Benjamin Hilton, Jr.
Stefan Bielinski

Benjamin Hilton, Jr. was baptized in September 1749. He was the son of Benjamin and Mary Price Hilton. He was known as Benjamin Jr. to prevent confusion with his well-known father.

This innkeeper's son grew up on Albany's southside, was listed as a private in an Albany militia company in 1767 and later served on the city night watch. In September 1774, he was one of the founding members of St. George's Masonic Lodge in Schenectady.

Benjamin Jr. helped out at the family establishment where he came into frequent contact with English speakers and began to identify with the royalist perspective on colonial life.

Although he contributed three shillings for the relief of Ticonderoga in May 1775, he would not follow his neighbors down the road to Revolution. About that time, he was appointed lieutenant of a new militia company but refused to serve. Losing his father as he was coming of age, Benjamin Jr. already had begun to express his feelings of opposition to the crusade for American liberties. His letters to prominent Tories were not appreciated! In January 1776, the twenty-seven-year-old was placed under house arrest. In June, he refused to sign the Association and subsequently was deported to Hartford, Connecticut. His inflamatory written rhetoric made his freedom in Albany impossible. Even the support of his uncle, revolutionary stalwart John Price, could no longer save him.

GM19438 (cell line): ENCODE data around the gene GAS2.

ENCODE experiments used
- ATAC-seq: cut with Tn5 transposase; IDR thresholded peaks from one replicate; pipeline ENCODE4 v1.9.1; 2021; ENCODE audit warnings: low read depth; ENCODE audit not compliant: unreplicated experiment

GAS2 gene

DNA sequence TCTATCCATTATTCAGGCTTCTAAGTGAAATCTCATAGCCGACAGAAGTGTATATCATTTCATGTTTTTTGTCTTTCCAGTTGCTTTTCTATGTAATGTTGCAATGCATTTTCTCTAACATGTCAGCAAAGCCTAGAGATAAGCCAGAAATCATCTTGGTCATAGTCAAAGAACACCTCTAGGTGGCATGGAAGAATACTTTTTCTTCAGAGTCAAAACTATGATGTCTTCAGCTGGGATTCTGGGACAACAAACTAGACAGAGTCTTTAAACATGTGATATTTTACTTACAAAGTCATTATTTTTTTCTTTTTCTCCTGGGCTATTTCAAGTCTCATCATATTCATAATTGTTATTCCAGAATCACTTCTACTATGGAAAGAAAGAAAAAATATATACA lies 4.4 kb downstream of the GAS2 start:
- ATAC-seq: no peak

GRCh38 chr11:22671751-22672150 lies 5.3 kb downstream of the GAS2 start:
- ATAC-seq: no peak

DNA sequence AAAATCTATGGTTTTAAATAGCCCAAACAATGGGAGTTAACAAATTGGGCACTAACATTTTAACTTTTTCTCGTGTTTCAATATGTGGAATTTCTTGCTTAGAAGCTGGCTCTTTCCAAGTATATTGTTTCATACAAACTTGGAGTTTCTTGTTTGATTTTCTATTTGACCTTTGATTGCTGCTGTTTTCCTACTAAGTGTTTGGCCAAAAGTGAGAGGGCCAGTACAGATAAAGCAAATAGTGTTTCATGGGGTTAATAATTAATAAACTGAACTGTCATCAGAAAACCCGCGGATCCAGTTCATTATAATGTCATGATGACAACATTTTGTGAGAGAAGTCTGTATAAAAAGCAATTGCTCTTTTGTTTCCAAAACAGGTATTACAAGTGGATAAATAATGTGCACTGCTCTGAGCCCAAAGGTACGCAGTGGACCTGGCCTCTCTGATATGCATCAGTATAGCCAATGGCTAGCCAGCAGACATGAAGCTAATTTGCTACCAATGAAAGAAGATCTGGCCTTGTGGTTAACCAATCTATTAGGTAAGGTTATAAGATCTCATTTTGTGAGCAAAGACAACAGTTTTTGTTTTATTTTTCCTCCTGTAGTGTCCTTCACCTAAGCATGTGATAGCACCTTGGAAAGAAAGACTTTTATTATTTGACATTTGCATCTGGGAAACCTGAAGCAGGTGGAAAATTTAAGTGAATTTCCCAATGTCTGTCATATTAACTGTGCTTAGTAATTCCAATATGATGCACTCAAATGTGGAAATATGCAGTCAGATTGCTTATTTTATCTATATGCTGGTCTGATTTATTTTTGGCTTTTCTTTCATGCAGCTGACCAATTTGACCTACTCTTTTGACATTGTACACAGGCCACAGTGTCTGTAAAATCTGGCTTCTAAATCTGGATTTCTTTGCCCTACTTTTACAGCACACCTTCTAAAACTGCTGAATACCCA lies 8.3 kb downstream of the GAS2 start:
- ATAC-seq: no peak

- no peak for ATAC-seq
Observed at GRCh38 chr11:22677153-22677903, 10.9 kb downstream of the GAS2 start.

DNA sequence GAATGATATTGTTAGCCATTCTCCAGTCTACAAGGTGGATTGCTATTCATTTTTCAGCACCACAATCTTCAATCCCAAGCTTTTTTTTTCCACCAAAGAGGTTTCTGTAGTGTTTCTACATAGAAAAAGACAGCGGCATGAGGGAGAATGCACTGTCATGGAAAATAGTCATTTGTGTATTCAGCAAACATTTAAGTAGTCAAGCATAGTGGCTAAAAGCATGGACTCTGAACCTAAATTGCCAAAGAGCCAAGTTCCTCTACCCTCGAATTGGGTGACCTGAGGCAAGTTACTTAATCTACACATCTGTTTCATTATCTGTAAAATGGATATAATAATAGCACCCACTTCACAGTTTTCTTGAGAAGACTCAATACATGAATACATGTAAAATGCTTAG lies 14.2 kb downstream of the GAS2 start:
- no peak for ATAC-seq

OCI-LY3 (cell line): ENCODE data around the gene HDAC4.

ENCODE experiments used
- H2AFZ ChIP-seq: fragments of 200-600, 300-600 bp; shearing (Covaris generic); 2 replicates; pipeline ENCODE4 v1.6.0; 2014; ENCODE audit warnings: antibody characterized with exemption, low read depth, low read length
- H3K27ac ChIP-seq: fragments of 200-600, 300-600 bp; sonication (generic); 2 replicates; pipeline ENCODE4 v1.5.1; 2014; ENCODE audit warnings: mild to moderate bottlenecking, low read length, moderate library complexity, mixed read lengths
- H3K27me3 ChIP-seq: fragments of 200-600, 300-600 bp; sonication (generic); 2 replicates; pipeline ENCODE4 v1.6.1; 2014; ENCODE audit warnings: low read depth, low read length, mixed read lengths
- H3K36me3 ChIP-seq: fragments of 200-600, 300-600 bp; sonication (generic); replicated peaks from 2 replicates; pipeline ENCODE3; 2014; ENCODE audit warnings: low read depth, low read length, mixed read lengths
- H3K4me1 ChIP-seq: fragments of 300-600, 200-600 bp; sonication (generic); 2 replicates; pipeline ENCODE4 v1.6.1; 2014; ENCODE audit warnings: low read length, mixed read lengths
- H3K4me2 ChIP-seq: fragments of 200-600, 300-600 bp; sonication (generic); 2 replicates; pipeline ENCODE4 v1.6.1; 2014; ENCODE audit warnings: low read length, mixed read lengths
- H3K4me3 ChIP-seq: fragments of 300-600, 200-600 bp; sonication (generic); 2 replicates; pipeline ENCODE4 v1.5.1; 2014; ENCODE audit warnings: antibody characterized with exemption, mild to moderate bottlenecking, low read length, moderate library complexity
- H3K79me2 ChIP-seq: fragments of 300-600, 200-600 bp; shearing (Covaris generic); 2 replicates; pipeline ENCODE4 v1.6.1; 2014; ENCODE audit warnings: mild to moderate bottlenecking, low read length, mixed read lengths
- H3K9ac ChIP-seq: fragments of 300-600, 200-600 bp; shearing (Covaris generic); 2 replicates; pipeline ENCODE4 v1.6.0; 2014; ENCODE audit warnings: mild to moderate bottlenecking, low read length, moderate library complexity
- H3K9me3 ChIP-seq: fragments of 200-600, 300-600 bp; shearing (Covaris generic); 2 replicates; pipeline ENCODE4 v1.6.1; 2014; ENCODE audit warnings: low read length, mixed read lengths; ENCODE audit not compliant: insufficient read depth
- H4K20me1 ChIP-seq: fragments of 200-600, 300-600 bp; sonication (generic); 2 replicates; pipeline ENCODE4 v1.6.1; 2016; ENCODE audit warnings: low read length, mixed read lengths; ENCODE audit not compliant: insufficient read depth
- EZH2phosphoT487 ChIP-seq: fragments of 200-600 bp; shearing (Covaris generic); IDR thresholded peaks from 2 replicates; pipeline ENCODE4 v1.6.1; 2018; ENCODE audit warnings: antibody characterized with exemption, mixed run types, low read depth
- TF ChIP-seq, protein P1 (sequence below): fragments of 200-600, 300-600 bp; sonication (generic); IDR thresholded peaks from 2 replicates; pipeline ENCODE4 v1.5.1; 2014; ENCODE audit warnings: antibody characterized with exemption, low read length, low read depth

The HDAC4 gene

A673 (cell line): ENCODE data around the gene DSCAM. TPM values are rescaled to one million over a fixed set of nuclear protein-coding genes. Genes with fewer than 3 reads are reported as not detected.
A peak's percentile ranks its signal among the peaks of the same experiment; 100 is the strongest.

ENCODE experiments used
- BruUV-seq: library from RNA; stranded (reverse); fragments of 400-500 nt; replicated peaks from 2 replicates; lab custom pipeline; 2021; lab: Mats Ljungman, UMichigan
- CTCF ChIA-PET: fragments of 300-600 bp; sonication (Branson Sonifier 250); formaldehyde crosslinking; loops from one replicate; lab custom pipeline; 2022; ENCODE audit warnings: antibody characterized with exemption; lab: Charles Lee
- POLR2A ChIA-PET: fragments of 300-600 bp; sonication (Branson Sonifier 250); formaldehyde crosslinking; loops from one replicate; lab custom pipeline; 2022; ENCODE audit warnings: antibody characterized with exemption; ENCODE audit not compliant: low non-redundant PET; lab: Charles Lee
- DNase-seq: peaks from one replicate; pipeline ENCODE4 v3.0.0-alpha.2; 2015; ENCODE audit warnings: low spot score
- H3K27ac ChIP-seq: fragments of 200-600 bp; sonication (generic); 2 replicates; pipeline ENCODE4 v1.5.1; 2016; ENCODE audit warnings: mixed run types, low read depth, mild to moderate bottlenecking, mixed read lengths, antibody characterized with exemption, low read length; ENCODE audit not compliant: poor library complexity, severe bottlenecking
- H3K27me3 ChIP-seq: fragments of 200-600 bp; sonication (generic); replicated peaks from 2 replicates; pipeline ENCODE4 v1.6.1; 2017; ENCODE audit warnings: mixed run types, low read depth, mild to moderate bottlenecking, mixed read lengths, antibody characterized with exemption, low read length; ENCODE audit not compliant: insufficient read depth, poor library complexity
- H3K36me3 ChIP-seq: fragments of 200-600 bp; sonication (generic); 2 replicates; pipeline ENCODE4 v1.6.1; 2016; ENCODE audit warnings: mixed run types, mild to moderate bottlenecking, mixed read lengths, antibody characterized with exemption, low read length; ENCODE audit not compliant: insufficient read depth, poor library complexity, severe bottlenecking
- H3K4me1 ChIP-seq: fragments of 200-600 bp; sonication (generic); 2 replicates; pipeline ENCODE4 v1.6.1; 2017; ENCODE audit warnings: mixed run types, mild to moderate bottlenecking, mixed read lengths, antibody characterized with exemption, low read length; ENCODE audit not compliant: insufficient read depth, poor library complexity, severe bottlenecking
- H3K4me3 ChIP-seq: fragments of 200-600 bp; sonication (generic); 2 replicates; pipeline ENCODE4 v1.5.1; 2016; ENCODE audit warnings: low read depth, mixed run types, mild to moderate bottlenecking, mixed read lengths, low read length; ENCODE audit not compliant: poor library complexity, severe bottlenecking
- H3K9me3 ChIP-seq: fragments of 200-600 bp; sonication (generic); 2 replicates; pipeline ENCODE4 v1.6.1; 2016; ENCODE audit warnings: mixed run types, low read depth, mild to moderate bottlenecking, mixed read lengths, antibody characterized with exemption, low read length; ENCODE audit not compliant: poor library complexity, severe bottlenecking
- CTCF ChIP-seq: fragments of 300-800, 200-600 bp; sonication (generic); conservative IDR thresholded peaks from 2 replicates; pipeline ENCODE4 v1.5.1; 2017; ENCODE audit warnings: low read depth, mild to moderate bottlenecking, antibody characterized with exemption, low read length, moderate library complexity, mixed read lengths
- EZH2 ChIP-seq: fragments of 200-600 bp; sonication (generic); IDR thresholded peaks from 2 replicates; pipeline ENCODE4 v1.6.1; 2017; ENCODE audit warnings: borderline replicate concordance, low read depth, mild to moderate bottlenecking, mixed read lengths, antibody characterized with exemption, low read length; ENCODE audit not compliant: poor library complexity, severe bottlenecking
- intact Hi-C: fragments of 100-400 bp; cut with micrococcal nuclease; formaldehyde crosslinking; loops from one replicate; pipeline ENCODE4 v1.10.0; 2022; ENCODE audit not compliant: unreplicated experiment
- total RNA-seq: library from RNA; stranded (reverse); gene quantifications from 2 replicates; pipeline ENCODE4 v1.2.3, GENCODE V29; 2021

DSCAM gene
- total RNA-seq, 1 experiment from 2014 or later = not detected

In November 1779, a New York newspaper announced that he had married Susannah Griswold at Hempstead Plains. In 1781, he was again denounced as a loyalist.

In 1784, he settled in Wolfville, Nova Scotia where he resumed Masonic activities.

During the 1790s, he sold his family's Albany real estate. We seek information on the rest of the story of Benjamin Hilton, Jr.



the people of colonial Albany Sources: The life of Benjamin Hilton, Jr. is CAP biography number 1876. This profile is derived chiefly from family and community-based resources.

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first posted: 7/5/03